She’s just one of many sex workers who say they’ve been exploited by the show.
Billed as “an exploration of the intersection of sex and technology,” Hot Girls Wanted: Turned On has stirred up quite a buzz—but not the type producers had hoped.
The Netflix series, like its documentary-length predecessor 2015’s Hot Girls Wanted, has been championed by feminist outlets like Refinery29 as frank, honest, and daring in its ambition. But controversy hit after camgirls briefly featured in a Periscope montage alleged that HGW:TO had outed them as sex workers without their consent. Additionally, adult actress Gia Paige, who was featured in the series, took to Twitter to complain that producers had promised to cut a segment where they were trying to get her to talk about her family, which made her “uncomfortable,” but it was ultimately left in there.
HEY @hotgirlswanted REMEMEBER WHEN YOU PROMISED TO CUT MY PART BC YOU WERE TRYING TO MAKE ME TALK ABOUT MY FAMILY AND I WAS UNCOMFORTABLE
— Baeelzebub (@GiaPaige) April 23, 2017
After days of sex workers and allies venting their frustrations on Twitter, the story was eventually picked up by mainstream outlets. Producers Jill Bauer and Ronna Gradus responded in a Variety exclusive, expressing little remorse and arguing that their actions had been legally justified.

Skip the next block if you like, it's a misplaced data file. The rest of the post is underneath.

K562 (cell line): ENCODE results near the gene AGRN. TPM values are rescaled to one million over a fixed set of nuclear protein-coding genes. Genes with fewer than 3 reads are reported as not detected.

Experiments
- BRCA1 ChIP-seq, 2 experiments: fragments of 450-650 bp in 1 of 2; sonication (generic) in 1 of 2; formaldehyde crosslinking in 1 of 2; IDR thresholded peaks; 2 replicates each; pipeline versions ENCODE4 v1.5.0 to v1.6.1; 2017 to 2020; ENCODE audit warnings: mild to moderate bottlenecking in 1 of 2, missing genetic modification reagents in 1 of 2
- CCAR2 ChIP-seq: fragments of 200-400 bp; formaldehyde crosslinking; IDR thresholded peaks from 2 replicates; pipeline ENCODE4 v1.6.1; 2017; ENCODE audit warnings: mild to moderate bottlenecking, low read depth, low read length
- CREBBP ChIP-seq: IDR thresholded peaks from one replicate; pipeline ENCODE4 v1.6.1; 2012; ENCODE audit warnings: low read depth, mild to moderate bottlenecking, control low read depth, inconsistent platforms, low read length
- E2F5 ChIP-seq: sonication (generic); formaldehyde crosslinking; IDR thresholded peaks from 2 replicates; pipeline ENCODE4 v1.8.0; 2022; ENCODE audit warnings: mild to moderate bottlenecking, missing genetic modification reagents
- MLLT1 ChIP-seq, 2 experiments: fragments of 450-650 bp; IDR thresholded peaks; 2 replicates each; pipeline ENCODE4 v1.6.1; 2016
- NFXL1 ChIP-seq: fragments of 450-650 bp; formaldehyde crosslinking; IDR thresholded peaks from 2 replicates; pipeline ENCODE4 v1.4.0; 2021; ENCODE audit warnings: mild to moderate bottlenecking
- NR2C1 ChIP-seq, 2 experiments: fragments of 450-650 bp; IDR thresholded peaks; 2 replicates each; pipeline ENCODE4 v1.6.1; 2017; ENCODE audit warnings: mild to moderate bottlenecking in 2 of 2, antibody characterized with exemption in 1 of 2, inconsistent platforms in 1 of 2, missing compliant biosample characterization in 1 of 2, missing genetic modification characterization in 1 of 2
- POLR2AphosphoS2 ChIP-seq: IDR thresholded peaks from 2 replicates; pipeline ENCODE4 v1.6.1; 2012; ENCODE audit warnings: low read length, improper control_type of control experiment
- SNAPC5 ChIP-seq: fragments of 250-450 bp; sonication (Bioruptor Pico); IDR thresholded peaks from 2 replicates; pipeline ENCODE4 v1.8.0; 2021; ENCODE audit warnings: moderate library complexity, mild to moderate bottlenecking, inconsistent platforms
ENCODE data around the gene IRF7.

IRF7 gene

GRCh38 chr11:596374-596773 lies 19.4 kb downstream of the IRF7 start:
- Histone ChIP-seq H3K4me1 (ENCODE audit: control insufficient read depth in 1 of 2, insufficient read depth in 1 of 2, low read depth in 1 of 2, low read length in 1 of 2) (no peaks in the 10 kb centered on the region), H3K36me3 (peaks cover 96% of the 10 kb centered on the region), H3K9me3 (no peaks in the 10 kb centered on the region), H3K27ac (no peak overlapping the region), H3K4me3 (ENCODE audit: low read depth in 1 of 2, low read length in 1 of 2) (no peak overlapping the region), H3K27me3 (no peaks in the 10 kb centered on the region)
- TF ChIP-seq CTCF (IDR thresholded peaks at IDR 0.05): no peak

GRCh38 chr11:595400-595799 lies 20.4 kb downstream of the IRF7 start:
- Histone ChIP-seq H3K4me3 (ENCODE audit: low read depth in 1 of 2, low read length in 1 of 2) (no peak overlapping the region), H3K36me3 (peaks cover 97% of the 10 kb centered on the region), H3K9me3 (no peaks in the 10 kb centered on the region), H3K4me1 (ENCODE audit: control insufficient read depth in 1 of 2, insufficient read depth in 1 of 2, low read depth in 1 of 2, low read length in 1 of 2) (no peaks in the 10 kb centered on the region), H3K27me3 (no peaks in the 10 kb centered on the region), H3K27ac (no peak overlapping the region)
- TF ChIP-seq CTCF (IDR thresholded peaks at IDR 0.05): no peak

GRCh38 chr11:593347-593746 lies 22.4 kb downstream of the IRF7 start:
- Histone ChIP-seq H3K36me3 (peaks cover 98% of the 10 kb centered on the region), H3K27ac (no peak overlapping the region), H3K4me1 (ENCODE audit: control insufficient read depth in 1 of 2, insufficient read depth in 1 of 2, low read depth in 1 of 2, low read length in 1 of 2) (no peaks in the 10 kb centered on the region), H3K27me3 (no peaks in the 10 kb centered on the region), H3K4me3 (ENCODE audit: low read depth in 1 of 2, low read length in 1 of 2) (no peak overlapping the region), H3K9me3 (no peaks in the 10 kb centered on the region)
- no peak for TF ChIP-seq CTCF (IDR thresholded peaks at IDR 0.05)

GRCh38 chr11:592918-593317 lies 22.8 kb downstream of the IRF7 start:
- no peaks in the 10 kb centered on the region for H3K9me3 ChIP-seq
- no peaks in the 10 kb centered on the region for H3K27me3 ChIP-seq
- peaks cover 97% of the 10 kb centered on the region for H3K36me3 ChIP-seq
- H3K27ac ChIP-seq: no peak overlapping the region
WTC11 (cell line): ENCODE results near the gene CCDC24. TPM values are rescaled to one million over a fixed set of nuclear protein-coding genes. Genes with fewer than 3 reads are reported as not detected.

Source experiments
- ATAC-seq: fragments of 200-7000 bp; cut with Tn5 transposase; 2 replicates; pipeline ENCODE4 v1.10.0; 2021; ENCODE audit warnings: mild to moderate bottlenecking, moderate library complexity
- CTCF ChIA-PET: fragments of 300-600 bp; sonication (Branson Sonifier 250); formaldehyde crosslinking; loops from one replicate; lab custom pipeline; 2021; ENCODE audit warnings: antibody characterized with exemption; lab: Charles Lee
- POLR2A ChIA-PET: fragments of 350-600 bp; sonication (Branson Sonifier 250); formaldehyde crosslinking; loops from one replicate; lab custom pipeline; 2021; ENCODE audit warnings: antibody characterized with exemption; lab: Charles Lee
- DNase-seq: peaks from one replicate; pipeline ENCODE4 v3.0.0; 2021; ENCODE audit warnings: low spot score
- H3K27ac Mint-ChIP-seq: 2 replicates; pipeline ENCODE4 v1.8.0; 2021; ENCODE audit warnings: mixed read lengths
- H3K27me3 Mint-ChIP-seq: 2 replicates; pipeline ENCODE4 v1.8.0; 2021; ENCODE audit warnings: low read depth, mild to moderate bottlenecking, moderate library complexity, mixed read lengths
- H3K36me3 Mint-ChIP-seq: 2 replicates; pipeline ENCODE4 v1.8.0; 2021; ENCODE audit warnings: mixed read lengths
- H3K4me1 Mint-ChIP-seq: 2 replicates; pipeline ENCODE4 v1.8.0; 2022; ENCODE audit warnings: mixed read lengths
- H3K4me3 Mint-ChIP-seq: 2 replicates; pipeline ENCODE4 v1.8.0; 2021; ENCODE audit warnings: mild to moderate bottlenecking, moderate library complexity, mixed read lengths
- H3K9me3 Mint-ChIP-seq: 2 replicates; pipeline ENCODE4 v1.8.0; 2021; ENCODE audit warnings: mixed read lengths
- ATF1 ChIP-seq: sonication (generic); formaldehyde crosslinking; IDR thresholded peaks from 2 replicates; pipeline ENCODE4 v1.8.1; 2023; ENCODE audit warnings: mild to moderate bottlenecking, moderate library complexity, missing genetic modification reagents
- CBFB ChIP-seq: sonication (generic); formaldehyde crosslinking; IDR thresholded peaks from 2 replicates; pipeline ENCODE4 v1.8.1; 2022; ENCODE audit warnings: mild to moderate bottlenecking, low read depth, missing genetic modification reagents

And while the Hot Girls Wanted franchise purports to shed light on the exploitation of sex workers, sex worker advocacy groups have joined the voices of individual performers in calling for Netflix to pull the plug on the series, with much of the critique being leveled specifically at Rasheeda Jones, the actress who’s also a producer on the project.
For instance, high-profile performer Janice Griffith had a lot to say regarding her frustration, in tweets almost exactly a year apart:
Rashida Jones can suck a big fat dick I'll hate her forever until she fully apologizes for the atrocity that is Hot Girls Wanted
— janice hates trump (@thejanicexxx) January 18, 2016
hey @iamrashidajones, do better.
— janice hates trump (@thejanicexxx) January 26, 2017
I would pay money to fight @iamrashidajones.
— janice hates trump (@thejanicexxx) April 30, 2017